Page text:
For when God and religion look stupid, this legitimately fuels the misgodded epistemophiliacs of the left, because even they know that truth, whatever it is, can't be stupid. The left feeds on this stupidity to build up their illusory intellectual superiority and self-righteous amoralism. But for every Voegelin, there are a thousand or more Joel Osteens who teach the same wish-drenched "prosperity gospel" as the left, minus most of the envy, hate, and scapegoating. Which is a start...
But it nevertheless reduces God to a banal horizontal cause on the same level as any other material or efficient cause. As Voegelin explains, "The modern reader, unless he is an expert in metaphysics, will have difficulty understanding" the principle that divine causation "does not have the meaning of cause which the modern reader associates with it."
For it is not the horizontal cause-and-effect of the natural sciences, but rather, the type of vertical causation that obtains in any hierarchical structure in which the lower is derived from the higher.
Religion "takes place" in this vertical space between...
I need to pause here for a moment, in order to introduce some symbols into the mix. We all know about O, which is simultaneously the "top" and "ground" of the vertical hierarchy. This form is definitional; it cannot be surpassed, but it can, of course (and must be) filled with the content of religious experience.
One might say that this vertical space is everything, for it is where existence becomes "self-luminous," irrespective of creed. The instrument of this luminosity is symbolized (¶). I think this is fair, because we can all agree that (¶) exists, even if our metaphysic cannot account for it. But whether one is religious or secular, this Light -- this illuminated space we call consciousness -- is again everything. It is why science illuminates so much, even if it can never illuminate itself on its own terms.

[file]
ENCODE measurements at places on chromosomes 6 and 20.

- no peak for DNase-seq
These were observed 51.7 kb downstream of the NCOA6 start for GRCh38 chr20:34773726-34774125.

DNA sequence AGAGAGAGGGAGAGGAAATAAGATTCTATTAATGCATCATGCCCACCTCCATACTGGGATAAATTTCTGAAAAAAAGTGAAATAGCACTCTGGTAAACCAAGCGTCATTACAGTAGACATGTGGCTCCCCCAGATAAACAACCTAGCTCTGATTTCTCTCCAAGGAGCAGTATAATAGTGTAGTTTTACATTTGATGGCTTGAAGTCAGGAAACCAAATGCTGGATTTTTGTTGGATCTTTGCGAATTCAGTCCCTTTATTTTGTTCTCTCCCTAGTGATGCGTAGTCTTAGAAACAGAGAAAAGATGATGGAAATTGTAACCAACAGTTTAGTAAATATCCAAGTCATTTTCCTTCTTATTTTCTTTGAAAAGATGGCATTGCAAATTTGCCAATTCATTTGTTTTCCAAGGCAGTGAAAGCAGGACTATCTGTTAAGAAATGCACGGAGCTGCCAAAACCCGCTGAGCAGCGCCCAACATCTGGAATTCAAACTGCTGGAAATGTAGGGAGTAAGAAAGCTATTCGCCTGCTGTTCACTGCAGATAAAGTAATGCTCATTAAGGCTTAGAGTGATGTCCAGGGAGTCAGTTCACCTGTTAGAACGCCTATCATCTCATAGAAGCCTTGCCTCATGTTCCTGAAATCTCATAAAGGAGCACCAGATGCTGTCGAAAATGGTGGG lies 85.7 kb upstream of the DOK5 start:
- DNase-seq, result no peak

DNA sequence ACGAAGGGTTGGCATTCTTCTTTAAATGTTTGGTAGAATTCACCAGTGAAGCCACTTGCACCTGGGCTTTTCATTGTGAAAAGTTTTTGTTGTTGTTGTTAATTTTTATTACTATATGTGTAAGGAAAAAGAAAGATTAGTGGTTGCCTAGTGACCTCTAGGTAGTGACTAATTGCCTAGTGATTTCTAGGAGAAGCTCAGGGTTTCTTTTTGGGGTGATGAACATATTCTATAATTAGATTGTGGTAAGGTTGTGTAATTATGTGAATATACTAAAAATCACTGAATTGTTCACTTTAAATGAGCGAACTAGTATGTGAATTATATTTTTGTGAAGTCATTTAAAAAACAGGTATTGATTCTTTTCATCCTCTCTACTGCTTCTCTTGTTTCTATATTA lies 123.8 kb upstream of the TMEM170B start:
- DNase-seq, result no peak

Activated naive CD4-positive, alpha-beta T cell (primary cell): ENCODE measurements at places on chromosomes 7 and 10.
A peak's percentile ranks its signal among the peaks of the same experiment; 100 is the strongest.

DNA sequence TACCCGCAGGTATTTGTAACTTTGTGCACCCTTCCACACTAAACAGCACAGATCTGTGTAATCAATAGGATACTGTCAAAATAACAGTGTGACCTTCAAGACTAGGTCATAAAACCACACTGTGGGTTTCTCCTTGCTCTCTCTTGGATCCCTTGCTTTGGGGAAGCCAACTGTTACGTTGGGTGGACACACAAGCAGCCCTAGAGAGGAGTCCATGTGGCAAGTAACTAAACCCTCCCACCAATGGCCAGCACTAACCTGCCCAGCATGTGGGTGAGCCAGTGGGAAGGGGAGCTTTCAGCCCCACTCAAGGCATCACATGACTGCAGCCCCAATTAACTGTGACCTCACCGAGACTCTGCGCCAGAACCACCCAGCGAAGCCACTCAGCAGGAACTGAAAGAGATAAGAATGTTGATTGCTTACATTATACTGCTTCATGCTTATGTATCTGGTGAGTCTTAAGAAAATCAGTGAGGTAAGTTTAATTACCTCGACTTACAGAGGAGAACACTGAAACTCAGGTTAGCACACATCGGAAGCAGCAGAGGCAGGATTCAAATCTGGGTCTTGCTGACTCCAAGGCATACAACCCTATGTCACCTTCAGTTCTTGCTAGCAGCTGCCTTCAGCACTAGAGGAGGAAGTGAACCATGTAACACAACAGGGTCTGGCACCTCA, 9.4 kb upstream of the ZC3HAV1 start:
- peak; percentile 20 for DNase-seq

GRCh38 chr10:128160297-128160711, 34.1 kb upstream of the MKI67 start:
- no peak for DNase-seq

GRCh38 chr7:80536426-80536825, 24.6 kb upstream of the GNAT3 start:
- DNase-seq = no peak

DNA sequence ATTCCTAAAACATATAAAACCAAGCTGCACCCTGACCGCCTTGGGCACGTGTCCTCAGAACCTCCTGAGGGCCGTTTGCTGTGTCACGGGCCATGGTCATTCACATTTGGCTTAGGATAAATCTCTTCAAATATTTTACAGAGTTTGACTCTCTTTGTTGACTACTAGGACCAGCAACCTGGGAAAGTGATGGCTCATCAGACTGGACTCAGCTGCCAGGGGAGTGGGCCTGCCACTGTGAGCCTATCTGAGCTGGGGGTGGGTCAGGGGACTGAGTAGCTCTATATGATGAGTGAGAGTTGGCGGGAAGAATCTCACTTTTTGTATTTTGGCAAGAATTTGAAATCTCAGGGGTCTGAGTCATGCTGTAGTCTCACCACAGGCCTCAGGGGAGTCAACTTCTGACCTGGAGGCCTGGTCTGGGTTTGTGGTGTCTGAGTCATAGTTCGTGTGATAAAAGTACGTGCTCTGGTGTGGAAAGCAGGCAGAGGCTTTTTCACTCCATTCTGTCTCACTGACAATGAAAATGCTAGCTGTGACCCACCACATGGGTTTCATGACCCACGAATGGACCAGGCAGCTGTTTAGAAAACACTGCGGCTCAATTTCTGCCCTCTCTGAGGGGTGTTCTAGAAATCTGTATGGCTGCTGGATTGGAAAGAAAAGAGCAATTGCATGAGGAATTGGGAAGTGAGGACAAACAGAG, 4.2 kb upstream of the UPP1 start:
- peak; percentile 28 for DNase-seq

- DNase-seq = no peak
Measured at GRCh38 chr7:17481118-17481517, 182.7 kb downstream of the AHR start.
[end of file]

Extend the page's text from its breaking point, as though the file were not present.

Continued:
"Illumination" is in many ways indistinguishable from transcendence, because there is Light, but also someone who needs to witness it. These two -- witness and Light -- are of the same substance, which is to say, Truth. This is why something like, say, doctrinaire Darwinism, cannot possibly be true, since it has no rational basis whatsoever to affirm the truth of anything, let alone everything.
In short, if man is pure contingency (instead of partaking of the substance of Light and Truth), he has no access whatsoever to the necessary -- to the absolute, the universal, the eternal.
The point is that man both "spans" and "inhabits" this vertical space that runs from O to what we symbolize Ø. Critically, Ø is not to be understood as "falsehood," or as a kind of "opposite" of O. Rather, it only becomes falsehood -- even the essence of falsehood -- when conflated with, or elevated to, O.
To cite the most obvious example, the Darwinian referenced above begins (without admitting it to himself) by reducing O to Ø, and then concludes that Ø is all there is. But if this statement is true, it is obviously no longer Ø. Rather, it is coming from the mysterious vertical space -- the vast realm of potential enslackenment -- between O and Ø.
Thus one of Petey's Rules for Ridicule of the left: To deny slack is to steal it.
Sorry we didn't get too far, but I'm running late. We'll continue tomorrow.